The only sterotype I can see in my post was that when they say "care for" they "tend to mean" (not everyone all the time, explicitly, but as a tendency) "leave alone", which I maintain is an accurate portrayal. Honestly, speech is not possible if that description amounts to an overly broad-brush stereotype. You have to be able to label a tendency as distinct from a blanket law, and since I clearly and explicitly did the former and not the latter, it is inappropriate of you to respond as though I did the latter. As a writer, you knew that, of course. But then, you're from out East so I should have expected as much.  
Title: Re: Herod is smiling
Post by: grabau14 on November 24, 2007, 11:57:02 PM
Peter,

I don't know about you, but I have had several students in confirmation (here in Duluth/Superior) ask me if we are destroying the earth like that DVD from the former V.P. shows?   Middle School kids watching this movie in Social Studies and science classes. They are distraught and think that we have the power to destroy creation all because of some inspiid movie. 

I am a conservationist.  I take part in being a steward of creation.  Envirmomentalism has become a "relgion" to a growing number of people.  And this "relgion" is one that sees the earth as first and humanity as  not necessary.  One only needs to look at the op-ed pieces of many of these folks to this as a relgion.  One even went so far as calling the former V.P., Noah.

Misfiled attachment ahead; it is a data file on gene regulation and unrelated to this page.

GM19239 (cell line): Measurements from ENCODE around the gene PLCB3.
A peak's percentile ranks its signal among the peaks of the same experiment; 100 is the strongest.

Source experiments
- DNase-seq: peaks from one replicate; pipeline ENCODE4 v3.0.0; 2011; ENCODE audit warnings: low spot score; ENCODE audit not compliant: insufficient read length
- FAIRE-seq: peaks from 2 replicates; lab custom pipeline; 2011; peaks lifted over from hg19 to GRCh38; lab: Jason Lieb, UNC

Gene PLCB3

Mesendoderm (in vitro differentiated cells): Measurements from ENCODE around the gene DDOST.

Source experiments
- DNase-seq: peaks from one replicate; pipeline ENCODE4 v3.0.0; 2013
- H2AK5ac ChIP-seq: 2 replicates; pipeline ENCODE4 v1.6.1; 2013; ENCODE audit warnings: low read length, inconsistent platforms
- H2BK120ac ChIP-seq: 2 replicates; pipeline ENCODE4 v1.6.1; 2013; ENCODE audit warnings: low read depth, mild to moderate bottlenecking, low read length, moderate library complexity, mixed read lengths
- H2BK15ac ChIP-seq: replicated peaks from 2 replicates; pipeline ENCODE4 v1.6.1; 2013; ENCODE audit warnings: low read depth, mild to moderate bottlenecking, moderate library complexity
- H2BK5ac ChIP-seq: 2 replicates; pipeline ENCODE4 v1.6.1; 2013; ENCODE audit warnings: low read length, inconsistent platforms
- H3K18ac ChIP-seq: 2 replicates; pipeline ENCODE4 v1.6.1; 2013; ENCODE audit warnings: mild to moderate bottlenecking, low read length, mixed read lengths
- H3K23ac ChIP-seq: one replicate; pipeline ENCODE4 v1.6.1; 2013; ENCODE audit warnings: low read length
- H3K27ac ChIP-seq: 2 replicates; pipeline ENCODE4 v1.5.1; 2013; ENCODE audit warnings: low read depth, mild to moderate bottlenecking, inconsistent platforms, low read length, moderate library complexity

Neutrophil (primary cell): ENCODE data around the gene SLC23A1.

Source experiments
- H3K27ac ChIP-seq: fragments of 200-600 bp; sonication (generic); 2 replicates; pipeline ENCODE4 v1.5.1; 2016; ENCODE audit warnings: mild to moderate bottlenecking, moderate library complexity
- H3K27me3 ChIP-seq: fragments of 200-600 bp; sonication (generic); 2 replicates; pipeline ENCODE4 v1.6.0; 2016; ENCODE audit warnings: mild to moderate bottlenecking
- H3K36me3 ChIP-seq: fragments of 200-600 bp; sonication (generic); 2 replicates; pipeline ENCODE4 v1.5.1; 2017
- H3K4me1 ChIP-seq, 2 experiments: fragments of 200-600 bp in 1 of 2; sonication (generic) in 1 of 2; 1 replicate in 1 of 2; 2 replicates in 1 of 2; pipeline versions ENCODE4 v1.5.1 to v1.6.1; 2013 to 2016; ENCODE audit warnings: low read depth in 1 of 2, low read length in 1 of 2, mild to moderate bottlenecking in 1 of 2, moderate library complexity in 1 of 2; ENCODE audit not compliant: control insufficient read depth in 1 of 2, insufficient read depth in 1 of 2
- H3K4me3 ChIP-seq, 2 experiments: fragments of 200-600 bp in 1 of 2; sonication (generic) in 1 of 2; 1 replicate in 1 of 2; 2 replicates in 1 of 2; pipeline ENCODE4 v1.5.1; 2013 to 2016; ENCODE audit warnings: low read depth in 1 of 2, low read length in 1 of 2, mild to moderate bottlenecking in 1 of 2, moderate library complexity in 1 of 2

It is sad and disturbing, especially when these kids have to sit and listen to this.
Title: Re: Herod is smiling
Post by: Charles_Austin on November 25, 2007, 06:40:38 AM
The Rev. Matthew J. Uttenreither writes:
I have had several students in confirmation (here in Duluth/Superior) ask me if we are destroying the earth like that DVD from the former V.P. shows?   Middle School kids watching this movie in Social Studies and science classes. They are distraught and think that we have the power to destroy creation all because of some inspiid movie.

I comment:
The response might be: Yes, we are. Not because of some "insipid" movie, but because of greed and arrogance. (By the way, it's all right to say or write Vice President Gore's name; Satan does not sink claws into a person who does.)

Matthew J. Uttenreither continues:
Envirmomentalism has become a "relgion" (sic) to a growing number of people.

I respond:
Which does not mean that it is not a valid concern.

Matthew J. Uttenreither continues:
And this "relgion" (sic) is one that sees the earth as first and humanity as  not necessary.  One only needs to look at the op-ed pieces of many of these folks to this as a relgion.  One even went so far as calling the former V.P., Noah.